But, 2dly, it is necessary to observe, that, if the degeneracy of the higher orders of society be such, that no remedy less fraught with horrour can effect a radical cure; and if enjoying the fruits of usurpation, they domineer over the weak, and check by all the means in their power every humane effort, to draw man out of the state of degradation, into which the inequality of fortune has sunk him; the people are justified in having recourse to coercion, to repel coercion. And, further, if it can be ascertained, that the silent sufferings of the citizens of the world under the iron feet of oppression are greater, though less obvious, than the calamities produced by such violent convulsions as have happened in France; which, like hurricanes whirling over the face of nature, strip off all it’s blooming graces; it may be politically just, to pursue such measures as were taken by that regenerating country, and at once root out those deleterious plants, which poison the better half of human happiness. For civilization hitherto, by producing the inequality of conditions, which makes wealth more desirable than either talents or virtue, has so weakened all the organs of the body-politic, and rendered man such a beast of prey, that the strong have always devoured the weak till the very signification of justice has been lost sight of, and charity, the most specious system of slavery, substituted in it’s place. The rich have for ages tyrannized over the poor, teaching them how to act when possessed of power, and now must feel the consequence. People are rendered ferocious by misery; and misanthropy is ever the offspring of discontent. Let not then the happiness of one half of mankind be built on the misery of the other, and humanity will take place of charity, and all the ostentatious virtues of an universal aristocracy. How, in fact, can we expect to see men live together like brothers, when we only see master and servant in society? For till men learn mutually to assist without governing each other, little can be done by political associations towards perfecting the condition of mankind.
Europe will probably be, for some years to come, in a state of anarchy; till a change of sentiments, gradually undermining the strong-holds of custom, alters the manners, without rousing the little passions of men, a pack of yelping curs pampered by vanity and pride. It is in reality these minor passions, which during the summer of idleness mantle on the heart, and taint the atmosphere, because the understanding is still.
Several acts of ferocious folly have justly brought much obloquy on the grand revolution, which has taken place in France; yet, I feel confident of being able to prove, that the people are essentially good, and that knowledge is rapidly advancing to that degree of perfectibility, when the proud distinctions of sophisticating fools will be eclipsed by the mild rays of philosophy, and man be considered as man—acting with the dignity of an intelligent being.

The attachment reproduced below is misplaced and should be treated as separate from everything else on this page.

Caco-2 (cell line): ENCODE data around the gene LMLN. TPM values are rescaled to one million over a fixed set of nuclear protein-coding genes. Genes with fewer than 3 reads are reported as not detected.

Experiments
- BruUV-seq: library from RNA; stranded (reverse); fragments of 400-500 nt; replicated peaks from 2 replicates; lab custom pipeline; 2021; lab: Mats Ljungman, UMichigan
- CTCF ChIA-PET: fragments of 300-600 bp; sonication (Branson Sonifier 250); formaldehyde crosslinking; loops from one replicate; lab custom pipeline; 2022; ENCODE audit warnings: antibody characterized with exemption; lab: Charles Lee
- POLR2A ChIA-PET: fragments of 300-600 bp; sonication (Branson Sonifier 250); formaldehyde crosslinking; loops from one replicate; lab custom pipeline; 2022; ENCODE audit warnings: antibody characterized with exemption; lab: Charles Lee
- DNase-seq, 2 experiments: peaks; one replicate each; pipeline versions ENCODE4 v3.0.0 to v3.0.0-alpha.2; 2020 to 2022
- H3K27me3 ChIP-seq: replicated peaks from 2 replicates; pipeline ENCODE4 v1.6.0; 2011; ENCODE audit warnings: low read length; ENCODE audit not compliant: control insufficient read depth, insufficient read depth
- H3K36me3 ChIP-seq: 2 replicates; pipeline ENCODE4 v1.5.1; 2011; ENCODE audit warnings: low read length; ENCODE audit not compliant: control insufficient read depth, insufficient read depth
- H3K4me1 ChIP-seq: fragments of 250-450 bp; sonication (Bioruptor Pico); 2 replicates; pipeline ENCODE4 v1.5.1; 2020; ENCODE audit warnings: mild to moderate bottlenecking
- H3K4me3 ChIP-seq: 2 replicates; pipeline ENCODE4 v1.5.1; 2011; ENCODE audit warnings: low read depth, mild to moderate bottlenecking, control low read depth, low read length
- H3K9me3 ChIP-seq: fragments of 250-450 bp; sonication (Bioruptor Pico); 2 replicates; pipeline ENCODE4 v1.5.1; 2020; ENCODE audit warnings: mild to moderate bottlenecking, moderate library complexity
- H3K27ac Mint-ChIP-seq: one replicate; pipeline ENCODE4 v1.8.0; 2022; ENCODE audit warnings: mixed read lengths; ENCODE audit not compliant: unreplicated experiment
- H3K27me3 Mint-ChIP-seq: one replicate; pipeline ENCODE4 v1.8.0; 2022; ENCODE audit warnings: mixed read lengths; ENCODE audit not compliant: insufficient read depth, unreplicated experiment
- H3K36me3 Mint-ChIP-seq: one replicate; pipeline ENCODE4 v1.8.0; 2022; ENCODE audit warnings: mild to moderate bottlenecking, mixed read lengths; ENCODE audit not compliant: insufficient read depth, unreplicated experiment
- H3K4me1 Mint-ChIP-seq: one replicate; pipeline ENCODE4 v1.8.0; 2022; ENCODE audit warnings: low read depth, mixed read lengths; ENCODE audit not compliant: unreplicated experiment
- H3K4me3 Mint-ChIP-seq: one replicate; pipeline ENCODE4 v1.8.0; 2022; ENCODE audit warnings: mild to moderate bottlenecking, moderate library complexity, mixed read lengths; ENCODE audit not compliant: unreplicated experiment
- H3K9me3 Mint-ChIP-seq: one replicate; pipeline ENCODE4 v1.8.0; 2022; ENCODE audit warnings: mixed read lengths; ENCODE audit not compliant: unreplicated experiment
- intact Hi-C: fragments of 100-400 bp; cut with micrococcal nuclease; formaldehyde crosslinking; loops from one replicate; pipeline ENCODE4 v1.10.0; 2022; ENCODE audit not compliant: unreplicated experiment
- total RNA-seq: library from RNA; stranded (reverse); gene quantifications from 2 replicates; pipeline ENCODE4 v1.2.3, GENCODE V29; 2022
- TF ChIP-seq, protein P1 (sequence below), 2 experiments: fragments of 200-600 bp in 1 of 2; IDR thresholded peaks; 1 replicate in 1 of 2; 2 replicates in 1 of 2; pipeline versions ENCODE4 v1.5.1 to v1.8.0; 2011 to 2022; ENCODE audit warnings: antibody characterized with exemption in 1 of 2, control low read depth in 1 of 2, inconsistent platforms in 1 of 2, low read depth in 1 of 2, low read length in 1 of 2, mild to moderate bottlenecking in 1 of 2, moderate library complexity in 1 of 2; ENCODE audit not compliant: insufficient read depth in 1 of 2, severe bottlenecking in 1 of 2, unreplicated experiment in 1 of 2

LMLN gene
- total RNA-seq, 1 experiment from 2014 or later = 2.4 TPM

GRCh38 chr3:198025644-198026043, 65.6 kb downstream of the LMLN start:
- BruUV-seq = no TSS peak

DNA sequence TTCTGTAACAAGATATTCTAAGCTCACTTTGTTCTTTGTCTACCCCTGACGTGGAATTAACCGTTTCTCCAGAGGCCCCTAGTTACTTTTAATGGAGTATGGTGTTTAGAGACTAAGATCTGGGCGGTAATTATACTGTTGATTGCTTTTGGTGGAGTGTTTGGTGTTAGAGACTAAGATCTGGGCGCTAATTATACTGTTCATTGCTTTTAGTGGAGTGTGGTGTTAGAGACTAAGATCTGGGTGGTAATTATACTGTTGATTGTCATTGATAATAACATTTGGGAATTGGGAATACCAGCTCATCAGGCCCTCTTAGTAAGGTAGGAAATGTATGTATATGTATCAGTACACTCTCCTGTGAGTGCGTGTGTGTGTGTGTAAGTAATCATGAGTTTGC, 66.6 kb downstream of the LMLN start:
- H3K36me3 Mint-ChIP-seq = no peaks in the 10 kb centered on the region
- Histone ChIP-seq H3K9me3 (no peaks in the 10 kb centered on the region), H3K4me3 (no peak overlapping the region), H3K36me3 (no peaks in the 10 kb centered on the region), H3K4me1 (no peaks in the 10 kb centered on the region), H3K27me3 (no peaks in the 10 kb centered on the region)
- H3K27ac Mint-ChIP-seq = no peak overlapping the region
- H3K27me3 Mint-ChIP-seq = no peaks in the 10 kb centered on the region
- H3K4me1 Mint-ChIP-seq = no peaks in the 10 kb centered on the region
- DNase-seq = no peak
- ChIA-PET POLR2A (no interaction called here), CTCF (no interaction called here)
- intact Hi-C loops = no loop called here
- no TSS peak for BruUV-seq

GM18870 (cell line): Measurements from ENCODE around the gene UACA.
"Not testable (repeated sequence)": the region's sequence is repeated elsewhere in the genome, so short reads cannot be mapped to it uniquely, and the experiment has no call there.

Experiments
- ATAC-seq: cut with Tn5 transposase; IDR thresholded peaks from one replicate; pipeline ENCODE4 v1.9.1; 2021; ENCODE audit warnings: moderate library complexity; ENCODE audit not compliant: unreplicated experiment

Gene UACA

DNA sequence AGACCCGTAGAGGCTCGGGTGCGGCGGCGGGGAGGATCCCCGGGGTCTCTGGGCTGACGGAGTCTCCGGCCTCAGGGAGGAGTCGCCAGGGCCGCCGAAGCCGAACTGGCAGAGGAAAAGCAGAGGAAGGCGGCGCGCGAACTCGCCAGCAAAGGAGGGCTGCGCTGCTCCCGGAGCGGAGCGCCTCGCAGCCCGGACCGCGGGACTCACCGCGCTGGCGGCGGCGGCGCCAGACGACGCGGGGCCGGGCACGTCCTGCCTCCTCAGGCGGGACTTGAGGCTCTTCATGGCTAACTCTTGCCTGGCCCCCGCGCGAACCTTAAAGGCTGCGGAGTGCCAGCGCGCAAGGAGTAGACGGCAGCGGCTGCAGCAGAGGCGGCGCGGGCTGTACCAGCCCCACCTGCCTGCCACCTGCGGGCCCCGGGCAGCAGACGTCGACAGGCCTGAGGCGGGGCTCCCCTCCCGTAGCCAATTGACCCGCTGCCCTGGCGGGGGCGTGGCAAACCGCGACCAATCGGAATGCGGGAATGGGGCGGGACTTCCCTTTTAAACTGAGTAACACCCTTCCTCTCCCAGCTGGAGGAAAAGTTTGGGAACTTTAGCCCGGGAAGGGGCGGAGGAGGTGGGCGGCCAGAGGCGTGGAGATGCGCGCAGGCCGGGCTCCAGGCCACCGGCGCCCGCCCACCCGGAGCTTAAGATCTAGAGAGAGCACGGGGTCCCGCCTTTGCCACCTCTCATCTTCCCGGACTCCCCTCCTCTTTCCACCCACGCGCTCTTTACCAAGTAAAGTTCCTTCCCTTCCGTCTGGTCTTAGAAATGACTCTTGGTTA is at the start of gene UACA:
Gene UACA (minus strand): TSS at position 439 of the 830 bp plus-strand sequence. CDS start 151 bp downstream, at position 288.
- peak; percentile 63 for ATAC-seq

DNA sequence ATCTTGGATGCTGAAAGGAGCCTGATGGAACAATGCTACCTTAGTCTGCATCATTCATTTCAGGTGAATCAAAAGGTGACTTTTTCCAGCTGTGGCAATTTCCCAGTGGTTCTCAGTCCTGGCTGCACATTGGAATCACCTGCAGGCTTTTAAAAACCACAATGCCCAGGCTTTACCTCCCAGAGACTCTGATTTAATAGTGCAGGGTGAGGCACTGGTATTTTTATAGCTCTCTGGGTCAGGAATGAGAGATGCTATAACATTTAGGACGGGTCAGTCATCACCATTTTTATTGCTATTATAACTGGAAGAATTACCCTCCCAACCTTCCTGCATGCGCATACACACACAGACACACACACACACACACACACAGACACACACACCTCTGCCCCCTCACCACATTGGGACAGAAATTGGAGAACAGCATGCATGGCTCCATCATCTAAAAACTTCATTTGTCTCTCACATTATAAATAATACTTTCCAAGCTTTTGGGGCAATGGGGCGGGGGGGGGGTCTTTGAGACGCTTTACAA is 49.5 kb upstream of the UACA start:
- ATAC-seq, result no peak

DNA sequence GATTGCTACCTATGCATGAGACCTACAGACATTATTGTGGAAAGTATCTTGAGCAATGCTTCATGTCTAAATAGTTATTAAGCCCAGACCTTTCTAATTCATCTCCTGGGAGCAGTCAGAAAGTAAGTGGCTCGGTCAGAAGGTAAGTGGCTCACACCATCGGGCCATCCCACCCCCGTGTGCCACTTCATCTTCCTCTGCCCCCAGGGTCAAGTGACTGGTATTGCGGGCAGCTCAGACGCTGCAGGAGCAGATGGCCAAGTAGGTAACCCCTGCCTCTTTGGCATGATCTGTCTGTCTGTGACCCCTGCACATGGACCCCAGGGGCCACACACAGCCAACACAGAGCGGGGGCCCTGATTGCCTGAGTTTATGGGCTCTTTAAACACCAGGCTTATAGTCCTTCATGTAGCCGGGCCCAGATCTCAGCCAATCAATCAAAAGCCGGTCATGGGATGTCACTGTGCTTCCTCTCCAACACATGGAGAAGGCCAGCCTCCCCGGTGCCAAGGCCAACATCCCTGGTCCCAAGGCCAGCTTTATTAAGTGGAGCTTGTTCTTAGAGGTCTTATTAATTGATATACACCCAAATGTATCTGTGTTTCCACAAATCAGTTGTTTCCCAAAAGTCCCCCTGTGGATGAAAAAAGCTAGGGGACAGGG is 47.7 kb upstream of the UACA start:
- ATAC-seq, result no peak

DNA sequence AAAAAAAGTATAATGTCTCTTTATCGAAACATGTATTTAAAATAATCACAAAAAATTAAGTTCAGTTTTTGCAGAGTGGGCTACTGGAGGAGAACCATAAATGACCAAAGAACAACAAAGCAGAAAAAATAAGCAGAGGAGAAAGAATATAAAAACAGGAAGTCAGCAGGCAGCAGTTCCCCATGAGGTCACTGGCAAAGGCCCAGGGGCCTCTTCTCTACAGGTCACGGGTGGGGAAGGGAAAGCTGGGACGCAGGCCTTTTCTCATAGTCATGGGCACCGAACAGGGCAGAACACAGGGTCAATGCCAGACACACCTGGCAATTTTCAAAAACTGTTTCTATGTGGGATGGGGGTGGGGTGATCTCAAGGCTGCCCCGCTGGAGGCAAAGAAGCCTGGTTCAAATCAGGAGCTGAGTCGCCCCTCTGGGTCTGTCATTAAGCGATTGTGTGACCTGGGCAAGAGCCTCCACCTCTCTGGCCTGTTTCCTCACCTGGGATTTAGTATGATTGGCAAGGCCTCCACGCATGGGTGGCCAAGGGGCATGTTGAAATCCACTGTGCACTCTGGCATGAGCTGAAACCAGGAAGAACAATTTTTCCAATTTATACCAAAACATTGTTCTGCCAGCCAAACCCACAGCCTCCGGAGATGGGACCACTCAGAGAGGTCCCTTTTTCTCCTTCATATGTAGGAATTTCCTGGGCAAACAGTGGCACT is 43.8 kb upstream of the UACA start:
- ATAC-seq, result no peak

From implicitly obeying their sovereigns, the french became suddenly all sovereigns; yet, because it is natural for men to run out of one extreme into another, we should guard against inferring, that the spirit of the moment will not evaporate, and leave the disturbed water more clear for the fermentation. Men without principle rise like foam during a storm sparkling on the top of the billow, in which it is soon absorbed when the commotion dies away. Anarchy is a fearful state, and all men of sense and benevolence have been anxiously attentive, to observe what use frenchmen would make of their liberty, when the confusion incident to the acquisition should subside: yet, whilst the heart sickens over a detail of crimes and follies, and the understanding is appalled by the labour of unravelling a black tissue of plots, which exhibits the human character in the most revolting point of view; it is perhaps, difficult to bring ourselves to believe, that out of this chaotic mass a fairer government is rising than has ever shed the sweets of social life on the world.—But things must have time to find their level.
[* ]What else could be expected from the courtier, who could write in these terms to madame de Maintenon: God has been so gracious to me, madam, that, in whatever company I find myself, I never have occasion to blush for the gospel or the king.
[* ]For example, the reception of a portuguese adventurer, under the character of a persian ambassador. A farce made by the court to rouze the blunted senses of the king.
[* ]Memoires du marechal de Richelieu.
[* ]In this reply will be found many of the reasons, that have been lately repeated; and some (a proof of the progress of reason), which no one had the audacity to repeat, when standing up in defence of privileges.
[* ]It is well known, that for a long time he wished to convoke the states-general; and it was not without difficulty, that Dubois made him abandon this design. During the year 1789, a curious memorial has been reprinted, which he wrote on this occasion; and it is, like the author, a model of impudence.
[* ]Since the constituent assembly equalized the impost, Calonne has boasted, that he proposed a mode of levying equal taxes; but that the nobility would not listen to any such motion, tenaciously maintaining their privileges. This blind obstinacy of opposing all reform, that touched their exemptions, may be reckoned among the foremost causes, which, in hurrying the removal of old abuses, tended to introduce violence and disorder.—And if it be kept in remembrance, that a conduct equally illiberal and disingenuous warped all their political sentiments, it must be clear, that the people, from whom they considered themselves as separated by immutable laws, had cogent grounds to conclude, that it would be next to impossible to effect a reform of the greater part of those perplexing exemptions and arbitrary customs, the weight of which made the peculiar urgency, and called with the most forcible energy for the revolution, Surely all the folly of the people taken together was less reprehensible, than this total want of discernment, this adherence to a prejudice, the jaundiced perception of contumelious ignorance, in a class of men, who from the opportunity they had of acquiring knowledge, ought to have acted with more judgment. For they were goaded into action by inhuman provocations, by acts of the most flagrant injustice, when they had neither rule nor experience to direct them, and after their temperance had been destroyed by years of sufferings, and an endless catalogue of reiterated and contemptuous privations.
[* ]Importance of religious opinions.